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‘Unique situation’ led to Swiss franc move: US

Switzerland has been "disproportionately" affected by volatility on the foreign-exchange market due to the eurozone's financial crisis, a US official said Wednesday.

Asked at a Washington news briefing about Switzerland’s surprise action on Tuesday setting a cap on the Swiss franc’s rise against the euro, a Treasury official, speaking on condition of anonymity, said she could understand it.  

“Switzerland has quite unique sets of challenges. It’s situated in the middle of Europe and has been, I think, quite disproportionately affected by the financial stresses in Europe,” the official said.  

“It’s a quite unique circumstance where you see quite disorderly movements associated with its unique position,” she added.  

The Swiss National Bank surprised markets on Tuesday by placing a floor on the euro’s value against the Swiss franc, targeting it at 1.20 versus the European currency, to deal with vast rises in the value of the traditional safe-haven franc amid financial turmoil.  

The central bank vowed to do everything possible, including buying “unlimited quantities” of foreign currency, to prevent the franc from rising.  

For Washington, this decision does not change the view of the Group of Seven advanced economies on foreign exchange.  

“The G7 in the past said it will be vigilant on excessive volatility and disorderly movements in foreign exchange rates, so my anticipation is that the position with regard to support for market-based exchange rates will continue to be a central thrust of our discussions,” the official said.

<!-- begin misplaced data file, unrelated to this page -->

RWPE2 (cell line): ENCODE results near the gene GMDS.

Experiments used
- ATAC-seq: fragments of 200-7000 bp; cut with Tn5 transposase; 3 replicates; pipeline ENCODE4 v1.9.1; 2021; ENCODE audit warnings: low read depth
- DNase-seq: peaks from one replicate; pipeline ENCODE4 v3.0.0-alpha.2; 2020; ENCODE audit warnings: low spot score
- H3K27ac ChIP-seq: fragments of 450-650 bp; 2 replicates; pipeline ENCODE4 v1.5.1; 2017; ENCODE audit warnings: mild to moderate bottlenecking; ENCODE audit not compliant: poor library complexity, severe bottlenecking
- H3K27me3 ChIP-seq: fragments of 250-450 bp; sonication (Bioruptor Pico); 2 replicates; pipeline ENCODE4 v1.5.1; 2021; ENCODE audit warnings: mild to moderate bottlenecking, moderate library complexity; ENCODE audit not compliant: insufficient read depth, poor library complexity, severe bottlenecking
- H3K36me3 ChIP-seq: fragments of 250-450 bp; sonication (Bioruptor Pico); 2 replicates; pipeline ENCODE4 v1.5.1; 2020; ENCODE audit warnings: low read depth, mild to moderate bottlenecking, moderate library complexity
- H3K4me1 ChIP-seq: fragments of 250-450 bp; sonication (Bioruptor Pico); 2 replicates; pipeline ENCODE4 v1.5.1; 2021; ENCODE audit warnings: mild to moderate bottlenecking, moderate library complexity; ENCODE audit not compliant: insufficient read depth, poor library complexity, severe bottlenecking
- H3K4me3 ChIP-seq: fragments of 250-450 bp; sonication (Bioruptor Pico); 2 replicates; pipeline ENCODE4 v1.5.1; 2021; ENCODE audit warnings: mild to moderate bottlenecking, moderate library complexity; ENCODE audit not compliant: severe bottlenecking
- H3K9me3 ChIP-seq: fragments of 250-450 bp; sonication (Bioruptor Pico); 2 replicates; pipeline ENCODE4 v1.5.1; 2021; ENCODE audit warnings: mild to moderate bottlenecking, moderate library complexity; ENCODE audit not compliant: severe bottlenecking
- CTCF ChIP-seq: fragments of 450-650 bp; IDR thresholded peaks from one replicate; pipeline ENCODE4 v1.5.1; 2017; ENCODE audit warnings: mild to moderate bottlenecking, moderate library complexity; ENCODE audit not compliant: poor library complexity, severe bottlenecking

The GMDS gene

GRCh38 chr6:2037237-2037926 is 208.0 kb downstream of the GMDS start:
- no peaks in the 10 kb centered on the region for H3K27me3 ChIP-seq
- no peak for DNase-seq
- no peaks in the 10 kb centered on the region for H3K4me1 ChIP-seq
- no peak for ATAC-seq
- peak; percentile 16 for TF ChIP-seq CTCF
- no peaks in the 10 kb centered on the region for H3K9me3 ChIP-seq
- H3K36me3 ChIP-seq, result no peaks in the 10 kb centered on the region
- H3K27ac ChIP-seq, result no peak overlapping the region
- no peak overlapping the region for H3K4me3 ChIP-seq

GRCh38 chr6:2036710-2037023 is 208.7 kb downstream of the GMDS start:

The G7 finance chiefs are set to meet on Friday in Marseille, France. The United States will be represented by Treasury Secretary Timothy Geithner and Federal Reserve chairman Ben Bernanke.  

The G7 also includes Britain, Canada, France, Germany, Italy and Japan.

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Switzerland STILL has priciest Big Macs in the world

Switzerland has the most overvalued currency in the world according to The Economist’s Big Mac Index 2017, which the alpine country tops once again.

Switzerland STILL has priciest Big Macs in the world
Photo: McDonald's Switzerland
Invented in 1986 as a light-hearted guide to purchasing power parity, the Big Mac Index compares the cost of a McDonald’s Big Mac burger in countries across the world. 
Using the US dollar as the base rate, the 2017 Index showed a Big Mac in Switzerland to cost $6.35 compared with $5.06 in the US, meaning the Swiss franc is overvalued by 25.5 percent.
The exchange rate that would equalize the price of a burger in the two countries is 1.28 francs to the dollar, while the actual exchange rate is 1.02 francs.
The franc far surpassed the second highest country, Norway, where a Big Mac cost $5.67, overvalued by 12 percent.
Sweden, Venezuela and Brazil were the only other countries to have pricier burgers than the States. 
According to this ‘burgernomics’, the euro and the pound are undervalued by 19.7 percent and 26.3 percent respectively, said The Economist. 
However, the situation is different in an adjusted version of the index which takes into account labour costs and GDP. 
When adjusting for Switzerland’s average income, the franc is only overvalued by four percent, it found.
Brazil topped the adjusted index, which showed the Brazilian real to be 66 percent overvalued.
“This adjusted index addresses the criticism that you would expect average burger prices to be cheaper in poor countries than in rich ones because labour costs are lower,” said the Index authors. 
“The relationship between prices and GDP per person may be a better guide to the current fair value of a currency.”  
Switzerland has topped the raw index for several years.